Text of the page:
Tag Archives: sci-fi

Review of In His Majesty’s Service, by Elizabeth Silver & Jenny Urban

I received a copy of In His Majesty’s Service, by Elizabeth Silver & Jenny Urban through Netgalley.

Description from Goodreads:
Everyone in the Drion Collective knows that finding your match—the one person in existence with the same soul mark as yours—is the best thing that could ever happen. But the last thing Lord Anders Hawthorne is thinking about when he boards a ship to Drion for the king’s funeral is finding his soul mate.

Captain Zachary O’Connell has the perfect life—his ship, the stars, and no emotional entanglements. When heat sparks between him and Lord Hawthorne, Zach gleefully dives into a no-strings arrangement. He doesn’t expect it to last beyond arrival at Drion, any more than he expects trouble along the way.

Trouble quickly finds them, however, and it soon becomes clear that Lord Hawthorne is not only not who he says he is, but also that he’s the target of a deadly plot. With danger all around them, Zach and Anders must work together to save the Collective. Meanwhile, Zach must come to grips with losing everything he always thought he wanted, to have the one thing he never dreamed he needed.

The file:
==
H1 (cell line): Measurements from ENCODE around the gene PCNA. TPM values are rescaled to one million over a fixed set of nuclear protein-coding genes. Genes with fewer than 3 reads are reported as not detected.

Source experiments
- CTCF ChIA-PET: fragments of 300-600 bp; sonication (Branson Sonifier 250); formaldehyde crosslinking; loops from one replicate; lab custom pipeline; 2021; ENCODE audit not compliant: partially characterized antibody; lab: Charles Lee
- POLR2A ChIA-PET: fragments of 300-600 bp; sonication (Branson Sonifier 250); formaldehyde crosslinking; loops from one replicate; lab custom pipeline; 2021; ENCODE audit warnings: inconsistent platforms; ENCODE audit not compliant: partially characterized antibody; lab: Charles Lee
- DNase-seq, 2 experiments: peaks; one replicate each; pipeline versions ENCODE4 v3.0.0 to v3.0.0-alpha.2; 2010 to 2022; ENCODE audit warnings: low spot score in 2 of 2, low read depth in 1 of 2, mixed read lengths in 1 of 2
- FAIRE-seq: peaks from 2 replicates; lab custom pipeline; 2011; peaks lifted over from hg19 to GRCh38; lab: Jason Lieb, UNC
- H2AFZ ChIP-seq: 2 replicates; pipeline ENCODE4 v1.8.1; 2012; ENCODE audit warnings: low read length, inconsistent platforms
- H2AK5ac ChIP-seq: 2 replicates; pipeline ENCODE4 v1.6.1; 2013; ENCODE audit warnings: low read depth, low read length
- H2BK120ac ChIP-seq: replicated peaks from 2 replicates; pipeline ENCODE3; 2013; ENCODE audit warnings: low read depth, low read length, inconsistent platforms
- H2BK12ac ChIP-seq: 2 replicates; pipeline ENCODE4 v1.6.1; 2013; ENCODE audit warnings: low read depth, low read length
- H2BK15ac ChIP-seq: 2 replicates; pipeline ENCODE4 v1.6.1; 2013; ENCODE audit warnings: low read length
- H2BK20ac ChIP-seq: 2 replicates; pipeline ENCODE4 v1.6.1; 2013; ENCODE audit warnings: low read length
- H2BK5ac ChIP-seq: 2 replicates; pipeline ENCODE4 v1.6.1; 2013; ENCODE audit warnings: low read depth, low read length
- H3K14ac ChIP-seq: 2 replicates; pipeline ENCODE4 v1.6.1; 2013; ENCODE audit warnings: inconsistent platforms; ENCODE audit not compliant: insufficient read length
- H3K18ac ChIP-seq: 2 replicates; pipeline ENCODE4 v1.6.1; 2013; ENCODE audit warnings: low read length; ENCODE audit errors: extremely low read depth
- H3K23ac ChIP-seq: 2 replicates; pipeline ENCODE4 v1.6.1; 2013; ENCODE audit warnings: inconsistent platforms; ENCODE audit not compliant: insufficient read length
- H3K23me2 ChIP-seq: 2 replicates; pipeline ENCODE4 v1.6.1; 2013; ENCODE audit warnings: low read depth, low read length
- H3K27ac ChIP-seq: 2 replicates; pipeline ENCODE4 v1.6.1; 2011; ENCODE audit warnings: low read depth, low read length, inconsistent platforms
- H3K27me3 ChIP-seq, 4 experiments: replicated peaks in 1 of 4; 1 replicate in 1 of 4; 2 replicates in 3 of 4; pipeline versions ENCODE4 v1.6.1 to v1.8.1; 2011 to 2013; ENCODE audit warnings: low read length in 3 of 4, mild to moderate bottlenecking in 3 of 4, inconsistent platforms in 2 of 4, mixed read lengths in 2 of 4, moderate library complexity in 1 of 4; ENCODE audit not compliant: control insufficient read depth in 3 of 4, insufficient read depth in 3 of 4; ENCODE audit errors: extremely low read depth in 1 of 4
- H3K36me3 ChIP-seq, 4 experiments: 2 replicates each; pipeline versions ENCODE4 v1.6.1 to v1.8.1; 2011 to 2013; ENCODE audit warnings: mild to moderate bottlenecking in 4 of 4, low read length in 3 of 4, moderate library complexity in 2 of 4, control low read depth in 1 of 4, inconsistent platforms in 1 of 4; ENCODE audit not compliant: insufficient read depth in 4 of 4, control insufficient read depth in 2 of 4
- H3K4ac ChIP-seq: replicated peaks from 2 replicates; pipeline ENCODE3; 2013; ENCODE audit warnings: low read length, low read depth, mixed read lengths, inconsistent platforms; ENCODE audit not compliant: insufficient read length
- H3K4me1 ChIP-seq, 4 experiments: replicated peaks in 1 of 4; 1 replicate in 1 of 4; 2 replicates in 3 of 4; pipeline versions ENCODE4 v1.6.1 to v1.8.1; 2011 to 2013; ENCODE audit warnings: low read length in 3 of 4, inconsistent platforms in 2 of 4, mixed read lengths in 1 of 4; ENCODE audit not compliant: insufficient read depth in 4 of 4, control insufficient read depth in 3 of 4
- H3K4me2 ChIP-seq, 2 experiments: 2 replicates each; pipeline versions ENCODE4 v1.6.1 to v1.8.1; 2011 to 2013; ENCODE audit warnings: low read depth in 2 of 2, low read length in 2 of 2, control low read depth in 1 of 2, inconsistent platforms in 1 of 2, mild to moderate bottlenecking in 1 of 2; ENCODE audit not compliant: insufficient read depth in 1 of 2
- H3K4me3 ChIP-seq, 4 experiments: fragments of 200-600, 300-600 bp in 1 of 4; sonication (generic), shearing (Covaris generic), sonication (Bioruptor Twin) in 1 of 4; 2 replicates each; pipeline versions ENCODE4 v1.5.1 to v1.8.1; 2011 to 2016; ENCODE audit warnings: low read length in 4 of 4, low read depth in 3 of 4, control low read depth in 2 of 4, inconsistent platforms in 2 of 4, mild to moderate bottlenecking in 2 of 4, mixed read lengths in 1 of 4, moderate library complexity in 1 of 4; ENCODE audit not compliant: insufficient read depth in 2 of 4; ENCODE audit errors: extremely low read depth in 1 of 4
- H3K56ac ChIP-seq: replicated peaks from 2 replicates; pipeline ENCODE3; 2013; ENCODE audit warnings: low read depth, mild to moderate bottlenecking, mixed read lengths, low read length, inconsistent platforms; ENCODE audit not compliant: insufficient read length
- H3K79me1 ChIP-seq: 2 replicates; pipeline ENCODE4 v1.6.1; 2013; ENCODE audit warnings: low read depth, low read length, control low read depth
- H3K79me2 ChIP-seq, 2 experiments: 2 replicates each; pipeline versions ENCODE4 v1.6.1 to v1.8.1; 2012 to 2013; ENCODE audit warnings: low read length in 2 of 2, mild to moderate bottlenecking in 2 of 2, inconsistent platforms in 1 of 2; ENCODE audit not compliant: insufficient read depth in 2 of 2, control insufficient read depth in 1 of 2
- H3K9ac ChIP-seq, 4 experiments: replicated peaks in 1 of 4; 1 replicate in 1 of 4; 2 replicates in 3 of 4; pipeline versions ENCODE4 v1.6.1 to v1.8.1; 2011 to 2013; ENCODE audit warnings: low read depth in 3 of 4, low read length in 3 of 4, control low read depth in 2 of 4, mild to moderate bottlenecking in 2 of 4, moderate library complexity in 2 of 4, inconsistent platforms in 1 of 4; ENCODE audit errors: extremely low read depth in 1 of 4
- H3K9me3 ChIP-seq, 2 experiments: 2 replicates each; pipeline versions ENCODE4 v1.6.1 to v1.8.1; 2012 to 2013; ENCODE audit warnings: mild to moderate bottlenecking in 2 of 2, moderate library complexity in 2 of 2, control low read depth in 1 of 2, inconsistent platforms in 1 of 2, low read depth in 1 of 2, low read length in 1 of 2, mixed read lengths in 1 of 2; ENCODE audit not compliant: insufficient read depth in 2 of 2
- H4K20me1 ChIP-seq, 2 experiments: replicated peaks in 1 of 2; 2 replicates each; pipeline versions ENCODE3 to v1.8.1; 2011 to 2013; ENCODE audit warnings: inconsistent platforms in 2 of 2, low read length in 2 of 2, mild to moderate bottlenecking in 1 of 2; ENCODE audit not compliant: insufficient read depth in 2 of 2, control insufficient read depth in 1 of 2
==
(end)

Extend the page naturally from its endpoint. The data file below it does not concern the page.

Sooooo, this was not very good. There was WAY too much sex, given the length and amount of plot. It seriously suffered from lack of subtlety or buildup. As an example, the first time the two men met was over a dinner at the captain’s table. The only conversation was about the steak, and it’s barely a conversation. There was no indication that these two men had any interest in each other. Then on the next page, they were jumping into bed and the pet names and ‘this is special’ starts. The whole book was like that. The authors don’t give anything time to develop, just lobbing stuff at the reader out of no where.

Mechanically, the writing is fine, except for some repetition. They seemed to do nothing but rub noses and fall into bed. But the book is just too long. Half of the petty squabbles could have been cut and we’d still understand they were struggling to get to know one another. As could half the sex scenes. They were fairly repetitive anyway, always doing the same things. I just didn’t enjoy it and have no interest in continuing the series.

Review of The Glamour Thieves (Blue Unicorn Book 1), by Don Allmon

I received a copy of Don Allmon’s Glamour Thieves from Netgalley.